5 Several of our sister circuits have indicated in dicta that they would reject challenges to the identification portion of solicitation ordinances similar to Stratton’s as well. See, e.g., City of Watseka v. Illinois Public Action Council, 796 F.2d 1547, 1557 (7th Cir. 1986) (“Watseka’s attempt to safeguard its citizens’ privacy and protect them from crime is laudable, and the majority of the ordinance’s provisions are narrowly tailored to promote Watseka’s objectives with only minimal interference with First Amendment rights. Indeed, IPAC is more than willing to comply with Watseka’s registration requirements . . . . It is only the 5 p.m. to 9 p.m. complete ban on solicitation that fails to pass constitutional muster . . . .”); Association of Cmty. Org. for Reform Now v. City of Frontenac, 714 F.2d 813, 818-19 & n.7 (8th Cir. 1983) (“Frontenac has a legitimate interest in protecting its residents from crime. This objective can be served satisfactorily by enforcement of the city’s application and identification for all canvassers, peddlers, and solicitors.”). Additionally, the Third Circuit has facially upheld an ordinance requiring canvassers to obtain a license prior to going door-to-door. See Pennsylvania Alliance for Jobs & Energy v. Council of the Borough of Munhall, 743 F.2d 182, 188 (3d Cir. 1984).
6 Even if McIntyre were implicated, we would find the ordinance constitutional on its face. In reviewing Ohio’s statute, the Court applied strict scrutiny. As we have already noted, we are reviewing Stratton’s ordinance under intermediate scrutiny. We believe the difference in scrutiny would be outcome determinative.
7 Although the Village has not brought an enforcement action against plaintiffs, we believe plaintiffs have standing to proceed on their as applied challenge. See Babbitt v. United Farm Workers Nat’l Union, 442 U.S. 289 (1979). Because plaintiffs have “alleged an intention to engage in a course of conduct arguably affected with a constitutional interest, but proscribed by a statute, and there exists a credible threat of prosecution thereunder,” they are not “required to await and undergo criminal prosecution as the sole means of seeking relief.” Id. at 298 (internal citations and quotation marks omitted).
8 The Supreme Court made this clear in Ward where it said, “This less restrictive-alternative analysis . . . has never been a part of the inquiry into the validity of a time, place, and manner regulation. . . . Instead, our cases quite clearly hold that restrictions on time, place, or manner of protected speech are not invalid simply because there is some imaginable alternative that might be less burdensome on speech.” Ward, 491 U.S. at 797 (internal citations and quotation marks omitted).
9 Contrary to Watchtower’s assertions at oral argument, the Court in Martin v. City of Struthers did not hold that a government’s interest in protecting its residents from undue annoyance in their homes is insufficient to uphold an ordinance such a Stratton’s. At best, the Court said that such an interest is insufficient to uphold an ordinance flatly prohibiting door-to-door canvassing. See Martin, 319 U.S. at 144. Further, Watchtower’s argument demonstrates a misunderstanding of how the ordinance serves the Village’s interest in protecting its residents from undue annoyances. The interest primarily supports the portion of the ordinance prohibiting canvassers from going to the doors of residents who have indicated they wish to be left alone. It does so by (1) attaching a criminal penalty to canvassers who ignore those wishes and (2) requiring identification from the canvasser prior to canvassing so that if he does ignore the wishes of the residents, the Village has information that will assist it in prosecuting the canvasser, thereby adding to the likelihood that a canvasser will be deterred from canvassing such residents. Nothing the Supreme Court has said suggests that this is not a sufficient interest to support a municipality promulgating a content-neutral ordinance such as Stratton’s. In fact, the Court’s opinions seem to suggest the opposite.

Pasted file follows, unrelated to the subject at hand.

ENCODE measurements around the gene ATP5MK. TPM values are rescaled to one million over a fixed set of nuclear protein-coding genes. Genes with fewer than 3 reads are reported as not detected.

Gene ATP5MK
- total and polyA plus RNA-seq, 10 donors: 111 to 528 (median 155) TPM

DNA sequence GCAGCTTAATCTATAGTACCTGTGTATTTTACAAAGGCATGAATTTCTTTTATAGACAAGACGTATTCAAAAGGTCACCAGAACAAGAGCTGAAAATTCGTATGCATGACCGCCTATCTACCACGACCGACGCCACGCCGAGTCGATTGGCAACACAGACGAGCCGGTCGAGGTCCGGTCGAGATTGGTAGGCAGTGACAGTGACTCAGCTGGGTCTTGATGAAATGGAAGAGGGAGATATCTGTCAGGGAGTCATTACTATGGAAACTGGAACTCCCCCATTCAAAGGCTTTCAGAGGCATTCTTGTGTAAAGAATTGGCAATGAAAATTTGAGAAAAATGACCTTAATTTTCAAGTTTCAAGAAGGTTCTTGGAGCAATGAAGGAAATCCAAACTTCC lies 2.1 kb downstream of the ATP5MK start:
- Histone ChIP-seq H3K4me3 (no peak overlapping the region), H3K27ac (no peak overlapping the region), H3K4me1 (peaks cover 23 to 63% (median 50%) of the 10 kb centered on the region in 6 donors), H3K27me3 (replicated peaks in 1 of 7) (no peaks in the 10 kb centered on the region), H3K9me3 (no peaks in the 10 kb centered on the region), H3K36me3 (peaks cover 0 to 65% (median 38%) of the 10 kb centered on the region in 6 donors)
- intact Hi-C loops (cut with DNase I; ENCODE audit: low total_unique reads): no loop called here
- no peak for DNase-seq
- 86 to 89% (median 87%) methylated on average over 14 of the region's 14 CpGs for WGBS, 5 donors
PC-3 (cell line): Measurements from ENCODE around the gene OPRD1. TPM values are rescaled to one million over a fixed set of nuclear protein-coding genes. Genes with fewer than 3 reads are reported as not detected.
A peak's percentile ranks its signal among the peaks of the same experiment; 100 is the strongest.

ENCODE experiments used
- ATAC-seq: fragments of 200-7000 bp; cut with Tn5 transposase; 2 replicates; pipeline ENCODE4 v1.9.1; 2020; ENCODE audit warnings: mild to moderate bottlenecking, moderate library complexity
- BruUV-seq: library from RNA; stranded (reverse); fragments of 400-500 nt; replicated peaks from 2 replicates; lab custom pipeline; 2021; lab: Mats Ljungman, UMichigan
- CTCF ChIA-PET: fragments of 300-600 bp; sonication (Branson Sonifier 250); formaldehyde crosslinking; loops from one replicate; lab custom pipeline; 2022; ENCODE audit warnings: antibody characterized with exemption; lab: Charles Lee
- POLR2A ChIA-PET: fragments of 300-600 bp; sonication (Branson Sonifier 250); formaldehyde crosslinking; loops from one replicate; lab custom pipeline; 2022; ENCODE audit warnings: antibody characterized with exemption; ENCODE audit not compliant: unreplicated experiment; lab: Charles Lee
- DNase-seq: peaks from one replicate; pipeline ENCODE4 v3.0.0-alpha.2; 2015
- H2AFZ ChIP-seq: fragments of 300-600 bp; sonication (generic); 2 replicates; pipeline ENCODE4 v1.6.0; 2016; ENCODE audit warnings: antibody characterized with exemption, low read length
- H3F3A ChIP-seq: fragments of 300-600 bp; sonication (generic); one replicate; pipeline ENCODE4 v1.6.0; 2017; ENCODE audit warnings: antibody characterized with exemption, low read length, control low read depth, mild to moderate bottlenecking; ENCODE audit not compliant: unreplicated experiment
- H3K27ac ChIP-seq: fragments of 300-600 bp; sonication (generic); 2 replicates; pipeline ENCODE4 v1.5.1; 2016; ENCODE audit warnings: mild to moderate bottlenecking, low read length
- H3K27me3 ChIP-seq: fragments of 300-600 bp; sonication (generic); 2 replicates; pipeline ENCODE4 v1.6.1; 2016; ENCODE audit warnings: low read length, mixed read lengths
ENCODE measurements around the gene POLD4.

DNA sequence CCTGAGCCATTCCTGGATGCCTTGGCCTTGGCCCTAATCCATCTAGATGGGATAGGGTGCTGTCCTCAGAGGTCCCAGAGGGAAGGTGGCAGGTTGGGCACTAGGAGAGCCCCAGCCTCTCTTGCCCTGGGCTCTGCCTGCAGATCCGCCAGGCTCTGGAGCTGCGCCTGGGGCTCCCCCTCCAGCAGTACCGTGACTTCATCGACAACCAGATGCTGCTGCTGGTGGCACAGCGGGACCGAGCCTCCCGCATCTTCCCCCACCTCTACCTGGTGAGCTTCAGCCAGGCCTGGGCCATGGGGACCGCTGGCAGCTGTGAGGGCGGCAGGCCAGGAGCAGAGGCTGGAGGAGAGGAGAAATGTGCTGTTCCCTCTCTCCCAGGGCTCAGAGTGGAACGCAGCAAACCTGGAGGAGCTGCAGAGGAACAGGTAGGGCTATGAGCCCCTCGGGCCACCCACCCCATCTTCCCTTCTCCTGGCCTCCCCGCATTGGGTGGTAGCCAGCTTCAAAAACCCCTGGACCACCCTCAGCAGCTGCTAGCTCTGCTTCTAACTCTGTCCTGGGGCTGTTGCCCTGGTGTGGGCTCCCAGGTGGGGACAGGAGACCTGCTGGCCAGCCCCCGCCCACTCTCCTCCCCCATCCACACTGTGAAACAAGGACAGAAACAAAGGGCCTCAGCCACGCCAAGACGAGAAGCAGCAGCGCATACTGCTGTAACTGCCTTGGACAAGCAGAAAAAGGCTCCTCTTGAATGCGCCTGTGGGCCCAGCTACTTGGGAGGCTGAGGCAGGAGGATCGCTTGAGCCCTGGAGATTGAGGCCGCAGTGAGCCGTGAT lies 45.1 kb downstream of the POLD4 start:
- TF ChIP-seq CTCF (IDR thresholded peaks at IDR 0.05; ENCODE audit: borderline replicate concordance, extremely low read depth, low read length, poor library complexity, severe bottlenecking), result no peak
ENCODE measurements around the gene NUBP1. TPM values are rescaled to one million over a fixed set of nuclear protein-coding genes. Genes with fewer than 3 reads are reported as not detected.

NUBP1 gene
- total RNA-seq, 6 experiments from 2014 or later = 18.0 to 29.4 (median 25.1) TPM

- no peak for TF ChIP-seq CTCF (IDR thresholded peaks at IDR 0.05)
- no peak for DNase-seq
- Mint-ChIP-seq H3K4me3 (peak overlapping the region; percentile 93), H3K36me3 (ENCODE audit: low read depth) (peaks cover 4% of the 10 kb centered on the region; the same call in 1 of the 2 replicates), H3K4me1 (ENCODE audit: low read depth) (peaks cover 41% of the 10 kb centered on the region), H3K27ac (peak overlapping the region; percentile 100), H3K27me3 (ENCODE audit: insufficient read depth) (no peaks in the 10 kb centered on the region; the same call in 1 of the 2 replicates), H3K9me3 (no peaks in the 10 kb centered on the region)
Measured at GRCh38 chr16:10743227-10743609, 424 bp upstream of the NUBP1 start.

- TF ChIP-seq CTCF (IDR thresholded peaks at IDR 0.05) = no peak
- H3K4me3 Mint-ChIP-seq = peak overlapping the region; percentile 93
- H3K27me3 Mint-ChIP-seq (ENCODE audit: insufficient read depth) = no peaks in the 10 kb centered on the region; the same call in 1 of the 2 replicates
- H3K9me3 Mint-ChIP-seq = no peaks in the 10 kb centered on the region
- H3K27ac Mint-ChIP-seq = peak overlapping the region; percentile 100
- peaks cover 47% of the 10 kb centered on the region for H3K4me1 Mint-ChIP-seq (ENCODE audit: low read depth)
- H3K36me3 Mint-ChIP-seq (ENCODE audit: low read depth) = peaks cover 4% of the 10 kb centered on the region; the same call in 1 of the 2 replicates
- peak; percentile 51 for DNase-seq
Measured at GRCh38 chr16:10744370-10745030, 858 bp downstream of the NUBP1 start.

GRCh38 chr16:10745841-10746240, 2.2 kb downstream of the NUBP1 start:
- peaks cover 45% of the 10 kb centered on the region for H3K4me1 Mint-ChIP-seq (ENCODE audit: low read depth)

The State’s interest in protecting the well-being, tranquility, and privacy of the home is certainly of the highest order in a free society. . . . Our prior decisions have often remarked on the unique nature of the home, the last citadel of the tired, the weary, and the sick, . . . and have recognized that preserving the sanctity of the home, the one retreat to which men and women can repair to escape from the tribulations of their daily pursuits, is surely an important value.
One important aspect of residential privacy is protection of the unwilling listener. Although in many locations, we expect individuals simply to avoid speech they do not want to hear . . ., the home is different. That we are captives outside the sanctuary of the home and subject to objectionable speech . . . does not mean we must be captives everywhere. . . . Thus, we have repeatedly held that individual’s are not required to welcome unwanted speech into their homes and that the government may protect this freedom.
Frisby v. Schultz, 487 U.S. 474, 484 (1988) (internal citations and quotation marks omitted); see also Hynes, 425 U.S. at 616-17. Several of our sister circuits have also held that the state’s interest in protecting its citizens from undue annoyance is sufficient to support statutes facing intermediate scrutiny. See, e.g., Van Bergen v. Minnesota, 59 F.3d 1541, 1554 (8th Cir. 1995) (finding that Minnesota’s interest in protecting its citizens from unwanted annoyances was a sufficient interest to regulate automated telephone calls); Pennsylvania Alliance for Jobs & Energy, 743 F.2d at 187.
10 Plaintiffs and dissent argue that the Village could have included in the ordinance an exception from its requirements for Jehovah’s Witnesses. If the Village had included such an exception, however, the ordinance would not be content neutral. Therefore, we do not believe that to be a viable alternative here.